Starter Credit Card Tips
When thinking about which starter credit card to consider, also take to heart some of these tips to manage it wisely.
1. Avoid annual fees when starting to build credit
When applying for your first credit card, be wary of cards that have annual fees. According to the 2019 Credit Card Fee study, “Nearly 70 percent of credit cards don’t charge an annual fee.” So, that’s good news to consumers who are hoping to find a card without one.
The bad news, though, is that of the credit cards that charge a fee, the average cost is around $110 annually. If you’re getting used to credit card ownership and you didn’t know your card came with a fee, it might come as a surprise. Plus, many cards waive fees the first year, making it easy to forget about them until you have a sudden charge on your account.
Additionally, starter credit cards typically have lower credit limits, so having an annual fee on top of your regular balance might prove to be financially stressful.
2. Consider authorized user status first
Becoming an authorized user of someone else’s credit card can be a great way to build credit. It’s also known as “piggybacking” and allows you to use someone else’s established credit history when applying for new lines of credit. In most cases, the person who adds you to their account should be someone you trust, like a parent. Typically, they’ll add your name along with a notation that you are an authorized user.
This option is great because it doesn’t require a security deposit or responsibility for the account balance. In most cases, all you have to do is ask someone you trust willing to add you as an authorized user.
As long as the credit card owner pays their bill on time, that will reflect positively on your payment history. This, in turn, will help your credit score to improve over time until you can eventually apply for your cards.
3. Apply for student credit cards if possible
Student credit cards can be a great way to start building your credit and earning rewards.
Some student cards offer perks like cash back, travel rewards, and even statement credits when you report good grades. There are also student cards that offer sign-up bonuses, statement credits if you are responsible with your accounts, and even Amazon Prime student memberships.
When choosing a student credit card that offers perks after a minimum spending requirement, be sure to read the fine print. Don’t overextend yourself by spending too much to earn points or rewards.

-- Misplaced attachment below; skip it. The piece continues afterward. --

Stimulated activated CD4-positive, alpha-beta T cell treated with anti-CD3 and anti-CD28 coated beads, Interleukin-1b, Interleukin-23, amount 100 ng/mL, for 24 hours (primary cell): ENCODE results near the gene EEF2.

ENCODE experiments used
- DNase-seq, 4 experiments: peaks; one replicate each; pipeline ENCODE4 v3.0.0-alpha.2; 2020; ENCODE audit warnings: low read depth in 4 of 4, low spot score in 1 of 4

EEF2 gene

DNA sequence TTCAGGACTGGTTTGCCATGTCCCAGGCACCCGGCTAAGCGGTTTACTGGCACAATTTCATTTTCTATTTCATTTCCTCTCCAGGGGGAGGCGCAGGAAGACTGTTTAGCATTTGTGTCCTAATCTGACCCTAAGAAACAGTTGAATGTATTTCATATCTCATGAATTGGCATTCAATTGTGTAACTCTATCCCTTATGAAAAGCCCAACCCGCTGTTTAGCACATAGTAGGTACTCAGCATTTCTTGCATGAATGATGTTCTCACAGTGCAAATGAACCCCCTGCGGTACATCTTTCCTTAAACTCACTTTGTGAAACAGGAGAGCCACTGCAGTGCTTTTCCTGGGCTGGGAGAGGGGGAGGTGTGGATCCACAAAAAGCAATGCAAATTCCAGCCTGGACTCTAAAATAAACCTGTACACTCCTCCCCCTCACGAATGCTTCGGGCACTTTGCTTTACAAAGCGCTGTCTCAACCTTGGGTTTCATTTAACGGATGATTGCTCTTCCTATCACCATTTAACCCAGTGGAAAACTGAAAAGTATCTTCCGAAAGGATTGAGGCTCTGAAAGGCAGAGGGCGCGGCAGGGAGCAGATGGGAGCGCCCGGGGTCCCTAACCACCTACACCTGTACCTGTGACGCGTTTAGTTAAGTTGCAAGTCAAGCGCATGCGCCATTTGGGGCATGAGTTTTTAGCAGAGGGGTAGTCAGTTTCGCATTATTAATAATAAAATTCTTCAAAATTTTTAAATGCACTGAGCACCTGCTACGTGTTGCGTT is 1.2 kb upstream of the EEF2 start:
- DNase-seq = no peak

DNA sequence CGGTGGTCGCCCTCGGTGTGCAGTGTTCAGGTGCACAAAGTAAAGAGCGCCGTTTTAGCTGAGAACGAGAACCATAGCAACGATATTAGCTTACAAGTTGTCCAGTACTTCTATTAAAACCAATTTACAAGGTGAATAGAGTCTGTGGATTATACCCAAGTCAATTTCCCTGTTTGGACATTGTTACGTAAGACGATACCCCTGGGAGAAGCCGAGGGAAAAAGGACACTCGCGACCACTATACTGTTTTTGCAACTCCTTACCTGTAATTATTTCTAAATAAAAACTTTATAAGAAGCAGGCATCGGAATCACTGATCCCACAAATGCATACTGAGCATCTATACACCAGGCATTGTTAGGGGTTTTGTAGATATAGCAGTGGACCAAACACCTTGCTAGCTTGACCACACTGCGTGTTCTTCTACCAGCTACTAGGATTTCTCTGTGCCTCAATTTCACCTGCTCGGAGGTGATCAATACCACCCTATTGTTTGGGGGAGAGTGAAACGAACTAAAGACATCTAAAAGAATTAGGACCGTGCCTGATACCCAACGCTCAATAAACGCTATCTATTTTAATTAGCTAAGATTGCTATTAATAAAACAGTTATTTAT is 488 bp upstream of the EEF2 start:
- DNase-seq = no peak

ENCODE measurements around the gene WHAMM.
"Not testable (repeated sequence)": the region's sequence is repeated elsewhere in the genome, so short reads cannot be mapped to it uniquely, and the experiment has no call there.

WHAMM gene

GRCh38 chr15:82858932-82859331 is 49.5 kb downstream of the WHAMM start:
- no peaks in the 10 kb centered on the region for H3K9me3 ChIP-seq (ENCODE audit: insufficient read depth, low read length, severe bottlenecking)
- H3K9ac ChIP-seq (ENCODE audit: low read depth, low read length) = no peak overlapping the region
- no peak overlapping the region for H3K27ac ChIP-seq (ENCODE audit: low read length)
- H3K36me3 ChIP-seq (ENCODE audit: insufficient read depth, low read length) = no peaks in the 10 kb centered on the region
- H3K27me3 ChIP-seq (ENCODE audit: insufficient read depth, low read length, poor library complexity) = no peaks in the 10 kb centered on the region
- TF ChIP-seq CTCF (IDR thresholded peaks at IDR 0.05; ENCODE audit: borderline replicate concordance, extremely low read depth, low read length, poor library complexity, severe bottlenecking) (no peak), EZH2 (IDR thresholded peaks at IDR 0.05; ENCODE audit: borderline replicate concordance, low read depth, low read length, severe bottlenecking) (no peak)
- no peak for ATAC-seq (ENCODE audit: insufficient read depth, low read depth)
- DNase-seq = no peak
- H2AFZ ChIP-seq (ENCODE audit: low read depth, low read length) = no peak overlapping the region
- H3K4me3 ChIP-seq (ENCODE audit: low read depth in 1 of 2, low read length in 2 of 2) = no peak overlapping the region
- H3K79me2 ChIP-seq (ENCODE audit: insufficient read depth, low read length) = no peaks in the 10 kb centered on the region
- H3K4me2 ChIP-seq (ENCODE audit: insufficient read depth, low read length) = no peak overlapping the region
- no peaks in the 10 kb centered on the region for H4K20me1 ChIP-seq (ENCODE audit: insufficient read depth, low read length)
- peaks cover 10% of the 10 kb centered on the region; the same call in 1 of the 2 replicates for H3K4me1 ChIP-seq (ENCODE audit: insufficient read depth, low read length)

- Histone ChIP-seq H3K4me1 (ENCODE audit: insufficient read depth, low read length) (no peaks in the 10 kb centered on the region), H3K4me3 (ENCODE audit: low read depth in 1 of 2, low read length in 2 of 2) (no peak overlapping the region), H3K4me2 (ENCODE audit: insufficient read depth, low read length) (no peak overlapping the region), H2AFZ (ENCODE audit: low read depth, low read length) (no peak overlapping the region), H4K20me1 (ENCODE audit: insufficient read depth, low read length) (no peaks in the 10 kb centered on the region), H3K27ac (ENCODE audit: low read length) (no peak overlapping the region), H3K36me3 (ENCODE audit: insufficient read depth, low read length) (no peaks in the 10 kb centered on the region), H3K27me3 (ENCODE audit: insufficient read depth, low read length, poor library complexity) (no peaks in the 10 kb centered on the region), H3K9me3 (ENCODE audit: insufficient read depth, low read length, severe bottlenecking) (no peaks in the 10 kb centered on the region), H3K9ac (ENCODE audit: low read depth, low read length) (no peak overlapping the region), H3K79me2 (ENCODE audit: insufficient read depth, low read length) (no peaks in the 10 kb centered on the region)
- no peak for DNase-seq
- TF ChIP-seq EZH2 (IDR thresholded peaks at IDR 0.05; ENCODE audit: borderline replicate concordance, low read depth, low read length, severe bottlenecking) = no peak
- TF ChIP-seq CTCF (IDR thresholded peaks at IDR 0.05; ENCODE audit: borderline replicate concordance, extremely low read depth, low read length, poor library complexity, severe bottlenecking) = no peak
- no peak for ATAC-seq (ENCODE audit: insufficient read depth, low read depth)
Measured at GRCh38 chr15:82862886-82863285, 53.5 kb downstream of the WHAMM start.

A student credit card is a way to build your credit history. If you use it responsibly, it could pave the way to cards with even better rewards in the future.
4. Secured cards are a great place to start
Secured cards are a great way to start building your credit or repairing a poor credit history. They require an initial security deposit that you can typically get back after making a certain amount of payments on time or closing the account.
Secured cards help you prove that you can make payments on time and that you’re a reliable borrower. They are a significant first step, especially if you can’t get approved for other credit cards.
Of course, this is just one of many options available when it comes to building your credit. Becoming an authorized user on someone else’s card or getting approved for a starter credit card with a small limit is preferable. But, if those options don’t work, a secured card is the next best option.
5. Always pay your bill on time and in full
It’s essential to keep in mind that if you don’t pay your credit card bill on time and/or in full, it can negatively affect your credit score.
Once you are 30 days late on a payment, you will see it on your credit report. According to FICO, the most widely recognized credit score, your payment history makes up 35% of your credit score, more than any other category.
So, if possible, always try to make at least the minimum payment by the due date, and pay more than the minimum if you can afford to. A great way to make sure this happens is to set up automatic minimum payments with your credit card company.
You can always pay more than the minimum, but if you forget to pay, this automatic payment can help protect your credit history.
6. Not every rewards program is for everyone
Some credit cards come with very flashy rewards. You might even know someone or follow someone who takes free trips with airline miles they get from credit card bonuses.
However, not every rewards program is for everyone. If you don’t travel very often, a credit card that offers airline miles may not be the best option for you.
Try to seek rewards programs that offer what you value, whether it’s discounts on your groceries, gas discounts, airline miles, or something else.
Keep in mind that most reward programs require minimum spending. If you know you won’t spend as much as the card needs to receive the perks, it’s probably not the best option for you.
7. Cash (back) is king when in doubt